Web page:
What is the Influence of Visual-motor Reliance on Planned and Unplanned Change of Direction Biomechanics 7 Months Post Anterior Cruciate Ligament Reconstruction?

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Brief Title

What is the Influence of Visual-motor Reliance on Planned and Unplanned Change of Direction Biomechanics 7 Months Post Anterior Cruciate Ligament Reconstruction?

Official Title

What is the Influence of Visual-motor Reliance on Planned and Unplanned Change of Direction Biomechanics 7 Months Post Anterior Cruciate Ligament Reconstruction?

Brief Summary

      The majority of anterior cruciate ligament (ACL) injuries occur during non-contact
      mechanisms.This suggests that an individual's movement technique is a significant factor in
      the cause of the injury. Hence, ACL injuries are increasingly being framed as an error in
      motor planning and execution.

      Rehab following an ACL reconstruction (ACLR) commonly follows a pathway of: regaining ROM,
      strength development, power development, running, return to training and then return to
      competition. However, several studies utilising functional brain MRI and electroencephalogram
      have demonstrated dysfunction within the somatosensory and visual systems in the ACLR
      population even after the completion of rehabilitation. This has been suggested to indicate
      that the ACLR population becomes reliant on their visual system during motor planning and
      execution, potentially increasing the risk of reinjury.

Detailed Description

      It has been demonstrated in studies utilising functional brain MRI and EEG that following
      ACLR, individuals have increased activation of the visual system during simple motor tasks as
      compared to healthy controls. This is suggested to represent an increased reliance on the
      visual system during motor planning and execution. Increased reliance on the visual system
      may negatively affect an individual's ability to respond to sporting situations which are
      often chaotic in nature, resulting in an inappropriate movement technique being employed.
      This may then result in an increased risk of reinjury. However, no study to date has been
      able to assess how visual reliance affects change of direction biomechanics.

      The study will recruit individuals who are 7 months post-ACLR and intend on returning to
      multi-directional field sport. Individuals will complete a stepping down task (eyes open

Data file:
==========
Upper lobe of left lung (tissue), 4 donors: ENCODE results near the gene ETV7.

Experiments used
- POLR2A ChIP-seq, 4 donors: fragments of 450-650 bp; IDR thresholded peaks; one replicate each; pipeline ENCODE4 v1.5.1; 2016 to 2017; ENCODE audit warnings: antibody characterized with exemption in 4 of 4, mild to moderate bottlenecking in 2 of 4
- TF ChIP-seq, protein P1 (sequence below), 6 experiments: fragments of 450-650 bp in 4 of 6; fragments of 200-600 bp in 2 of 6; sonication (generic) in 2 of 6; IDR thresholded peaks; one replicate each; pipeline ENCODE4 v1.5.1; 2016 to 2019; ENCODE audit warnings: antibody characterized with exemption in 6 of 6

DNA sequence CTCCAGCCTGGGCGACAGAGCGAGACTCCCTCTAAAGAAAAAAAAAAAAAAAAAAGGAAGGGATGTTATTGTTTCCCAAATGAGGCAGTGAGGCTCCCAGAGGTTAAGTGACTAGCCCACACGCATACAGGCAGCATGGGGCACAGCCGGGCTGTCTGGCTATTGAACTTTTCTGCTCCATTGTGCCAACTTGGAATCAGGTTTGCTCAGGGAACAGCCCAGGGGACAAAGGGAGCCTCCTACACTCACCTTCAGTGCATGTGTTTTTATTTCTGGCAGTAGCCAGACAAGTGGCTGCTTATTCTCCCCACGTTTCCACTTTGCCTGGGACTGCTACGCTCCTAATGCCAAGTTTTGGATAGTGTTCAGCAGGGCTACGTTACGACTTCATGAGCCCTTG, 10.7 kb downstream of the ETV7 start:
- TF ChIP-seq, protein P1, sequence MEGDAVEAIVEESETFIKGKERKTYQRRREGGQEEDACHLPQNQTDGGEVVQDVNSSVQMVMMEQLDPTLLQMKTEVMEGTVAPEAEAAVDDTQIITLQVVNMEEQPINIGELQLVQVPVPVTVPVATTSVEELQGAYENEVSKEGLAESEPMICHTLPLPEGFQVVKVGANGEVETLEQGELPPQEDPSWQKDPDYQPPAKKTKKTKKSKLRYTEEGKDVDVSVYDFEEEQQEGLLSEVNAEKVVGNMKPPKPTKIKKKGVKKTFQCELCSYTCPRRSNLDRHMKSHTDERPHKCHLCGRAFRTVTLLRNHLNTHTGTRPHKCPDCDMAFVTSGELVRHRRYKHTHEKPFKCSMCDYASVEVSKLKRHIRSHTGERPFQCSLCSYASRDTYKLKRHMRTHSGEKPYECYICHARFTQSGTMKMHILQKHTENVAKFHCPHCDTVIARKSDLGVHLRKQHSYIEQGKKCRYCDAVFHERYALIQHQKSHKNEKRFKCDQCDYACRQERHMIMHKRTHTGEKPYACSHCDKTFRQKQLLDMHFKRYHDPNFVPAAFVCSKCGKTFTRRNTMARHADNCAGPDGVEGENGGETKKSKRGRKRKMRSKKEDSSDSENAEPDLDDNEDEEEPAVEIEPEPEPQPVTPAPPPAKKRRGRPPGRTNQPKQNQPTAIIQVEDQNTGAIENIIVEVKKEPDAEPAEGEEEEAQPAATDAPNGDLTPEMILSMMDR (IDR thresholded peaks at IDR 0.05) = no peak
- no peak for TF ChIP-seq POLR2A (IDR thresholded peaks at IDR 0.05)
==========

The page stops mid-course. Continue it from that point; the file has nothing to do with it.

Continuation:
versus eyes closed) to identify participants who are reliant on their visual system.
      Participants will then complete a 90 deg change of direction task in a planned and then
      unplanned condition. Those who are visually reliant will be compared to those who are aren't
      with regards to their unplanned change of direction biomechanics and also the change in their
      biomechanics from a planned to unplanned condition.

Study Type


Primary Outcome

change of direction biomechanics- planned versus unplanned

Secondary Outcome

 Joint position sense test



Study Arms / Comparison Groups

 ACLR group
Description:  ACLR participants would be 7 months post surgery


* Includes publications given by the data provider as well as publications identified by National Clinical Trials Identifier (NCT ID) in Medline.

Recruitment Information

Estimated Enrollment


Start Date

December 2021

Completion Date

December 2022

Primary Completion Date

August 2022

Eligibility Criteria

        Inclusion Criteria:

          -  Aged 18-35 years old

          -  Playing club level Gaelic football or hurling

          -  They must report that they intend on returning to sport at the same or higher level

          -  Able to give written informed consent and to participate fully in the interventions

          -  At 7 months biomechanical testing, individuals would need to have 70% symmetry of both
             quadriceps and hamstring peak torque as measured on our isokinetic dynamometer with
             the angular velocity set to 60°/s

          -  Individuals should have already commenced linear running and double leg jumping tasks
             as part of their rehabilitation

          -  They are currently attending a gym or can attain gym access for the duration of
             intervention period

        Exclusion Criteria:

          -  They have not commenced running or jumping in their rehabilitation

          -  Revision ACL

          -  They underwent concurrent meniscal repair, chondral repair or extra-articular

          -  Serious medical conditions preventing them from completing high intensity resistance

          -  Any previous: injuries to the visual system, concussion, head injury, unexplained
             seizures or epilepsy

          -  Any previous ankle or knee injuries

          -  Those who are uncomfortable or do not want to hop with their eyes closed (one of the
             assessment tasks will involve hopping on one leg with their eyes open and followed by
             another set in which their eyes are closed




18 Years - 35 Years

Accepts Healthy Volunteers

Accepts Healthy Volunteers


, 00 353 1 526 2030, [email protected]

Location Countries


Location Countries


Administrative Informations



Organization ID


Responsible Party


Study Sponsor

Sports Surgery Clinic, Santry, Dublin

Study Sponsor

, , 

Verification Date

November 2021